Building the First Dome
The first building was designed and built during the summer of 2006. It is an octagonal building roughly eight feet across made largely of plywood with a dome whose shape was inspired by the WYNN observatory on Kitt Peak in Arizona. The key advantage to the dome’s design is that it is all made from flat surfaces. Essentially there are five squares and four equilateral triangles in the design, mounted on an octagonal upper section that has wheels mounted to it’s bottom side allowing the dome to rotate. The top and side piece were replaced by hinged (top) and removable (side) door panels that allow an almost 40-inch wide “slot” for the telescope to look through.
The telescope in dome #1 (which I refer to as “Rig #1”) is the better of the two otherwise identical appearing telescopes in every way. The differences are not large, but discernible. An SBIG ST8xme camera with a grade-1 chip (1530×1020 9-micron pixels) has been used with this ‘scope since September of 2007. The vast majority of data acquired have been images, mostly through a “clear” filter. The camera is equipped with an automated five-position filter wheel containing standard B,V,R, and I filters. However, since the bulk of what I observe are fairly faint cataclysmic variable stars I make the trade-off of being able to go a magnitude or so fainter at the expense of not being able to reduce the magnitudes to a standard system. For the most part these data are used for timing of periodic phenomenon in these systems, a goal whose requirements can often be served without precise color information. On the best nights here I can often achieve 1% photometry of objects as faint as 15.5 magnitude using 60-second exposures.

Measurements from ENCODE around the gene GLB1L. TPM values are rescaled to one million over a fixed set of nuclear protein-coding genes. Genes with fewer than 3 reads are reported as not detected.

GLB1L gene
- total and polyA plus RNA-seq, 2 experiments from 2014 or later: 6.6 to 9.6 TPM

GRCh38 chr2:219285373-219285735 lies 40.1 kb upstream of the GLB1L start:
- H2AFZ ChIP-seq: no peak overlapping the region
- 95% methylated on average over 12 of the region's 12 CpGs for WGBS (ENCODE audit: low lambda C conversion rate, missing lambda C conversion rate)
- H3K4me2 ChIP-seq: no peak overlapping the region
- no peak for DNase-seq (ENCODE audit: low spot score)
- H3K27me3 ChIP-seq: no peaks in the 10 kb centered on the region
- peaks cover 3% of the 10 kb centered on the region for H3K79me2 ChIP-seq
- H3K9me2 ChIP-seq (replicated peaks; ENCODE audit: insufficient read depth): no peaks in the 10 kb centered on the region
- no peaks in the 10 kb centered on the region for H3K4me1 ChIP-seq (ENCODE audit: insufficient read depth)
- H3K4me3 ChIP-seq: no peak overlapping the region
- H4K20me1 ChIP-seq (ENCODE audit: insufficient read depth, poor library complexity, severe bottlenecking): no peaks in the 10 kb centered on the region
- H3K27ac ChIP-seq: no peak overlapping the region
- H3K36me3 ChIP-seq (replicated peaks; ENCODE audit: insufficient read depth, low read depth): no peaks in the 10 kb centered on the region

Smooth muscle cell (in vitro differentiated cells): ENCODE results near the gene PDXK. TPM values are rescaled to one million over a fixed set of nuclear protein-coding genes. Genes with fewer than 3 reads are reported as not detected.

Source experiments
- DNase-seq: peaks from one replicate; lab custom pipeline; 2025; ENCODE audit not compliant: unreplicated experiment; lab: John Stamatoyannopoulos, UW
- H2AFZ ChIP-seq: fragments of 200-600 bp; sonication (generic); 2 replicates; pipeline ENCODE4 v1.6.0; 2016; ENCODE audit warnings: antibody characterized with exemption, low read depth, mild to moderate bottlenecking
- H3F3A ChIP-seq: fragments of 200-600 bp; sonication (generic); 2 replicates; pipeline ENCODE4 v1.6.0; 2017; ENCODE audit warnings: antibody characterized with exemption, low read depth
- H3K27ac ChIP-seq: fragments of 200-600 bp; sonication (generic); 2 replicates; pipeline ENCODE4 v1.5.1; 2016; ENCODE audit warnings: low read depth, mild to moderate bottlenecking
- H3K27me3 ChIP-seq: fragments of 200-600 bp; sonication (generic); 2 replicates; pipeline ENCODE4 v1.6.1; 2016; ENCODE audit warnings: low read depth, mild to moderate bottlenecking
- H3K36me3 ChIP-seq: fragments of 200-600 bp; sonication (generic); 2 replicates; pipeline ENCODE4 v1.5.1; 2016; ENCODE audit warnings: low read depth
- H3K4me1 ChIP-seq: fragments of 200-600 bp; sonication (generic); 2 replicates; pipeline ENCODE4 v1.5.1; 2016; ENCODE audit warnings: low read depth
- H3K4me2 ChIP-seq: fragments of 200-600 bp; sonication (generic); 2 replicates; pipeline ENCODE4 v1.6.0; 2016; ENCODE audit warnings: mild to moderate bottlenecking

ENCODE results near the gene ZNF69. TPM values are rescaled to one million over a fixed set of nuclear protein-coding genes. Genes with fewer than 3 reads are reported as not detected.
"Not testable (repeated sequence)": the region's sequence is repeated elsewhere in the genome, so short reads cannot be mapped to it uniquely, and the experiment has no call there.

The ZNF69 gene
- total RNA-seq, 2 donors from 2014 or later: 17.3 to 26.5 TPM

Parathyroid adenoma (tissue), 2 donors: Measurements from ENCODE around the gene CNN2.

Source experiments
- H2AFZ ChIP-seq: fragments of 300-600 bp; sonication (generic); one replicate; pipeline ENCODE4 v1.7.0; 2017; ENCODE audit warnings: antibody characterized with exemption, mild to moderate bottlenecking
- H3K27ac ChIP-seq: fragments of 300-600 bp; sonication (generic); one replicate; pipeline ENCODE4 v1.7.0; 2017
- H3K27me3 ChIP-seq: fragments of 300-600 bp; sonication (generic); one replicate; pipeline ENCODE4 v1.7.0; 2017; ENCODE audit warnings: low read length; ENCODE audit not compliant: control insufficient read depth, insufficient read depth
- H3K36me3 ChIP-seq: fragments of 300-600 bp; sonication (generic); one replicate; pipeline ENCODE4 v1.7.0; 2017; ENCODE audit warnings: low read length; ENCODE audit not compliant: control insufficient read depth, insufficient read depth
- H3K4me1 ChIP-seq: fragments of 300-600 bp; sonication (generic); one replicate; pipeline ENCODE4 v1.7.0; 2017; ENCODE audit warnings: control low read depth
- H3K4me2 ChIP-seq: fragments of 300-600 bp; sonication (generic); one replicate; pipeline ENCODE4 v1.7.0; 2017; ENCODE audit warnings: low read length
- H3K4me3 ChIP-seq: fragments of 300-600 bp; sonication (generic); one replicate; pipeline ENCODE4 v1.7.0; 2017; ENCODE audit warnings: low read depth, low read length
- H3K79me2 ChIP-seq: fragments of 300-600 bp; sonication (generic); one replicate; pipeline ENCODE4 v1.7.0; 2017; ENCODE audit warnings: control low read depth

This camera can also be attached to an SBIG Self Guiding Spectrograph (SGS). Using the stock 600 line/mm grating the instrument is capable of a spectral resolution of around 2 Angstroms, and can acquire decent signal-to-noise over about 800 Angstroms in a single image. The little bit of work done using the SGS has been to observe a few long-period pulsating variables (Mira-type) in the 0.5 to 0.7 micron range. For the most part I am still assessing the capabilities of the instrument and, frankly, searching for projects which might benefit from those capabilities. By combining sets of three or more 30-minute exposures I’ve achieved 20-to1 signal-to-noise for red stars as faint as 12th magnitude. I tend to concentrate on the red part of the spectrum due to the camera’s higher quantum efficiency in the red and because my primary wavelength calibration source, a Neon gas tube, has most of it’s lines in the red. I also have a Mercury tube for the occasional foray into the bluer regions, at the expense of less precisely calibrated wavelengths and much reduced sensitivity.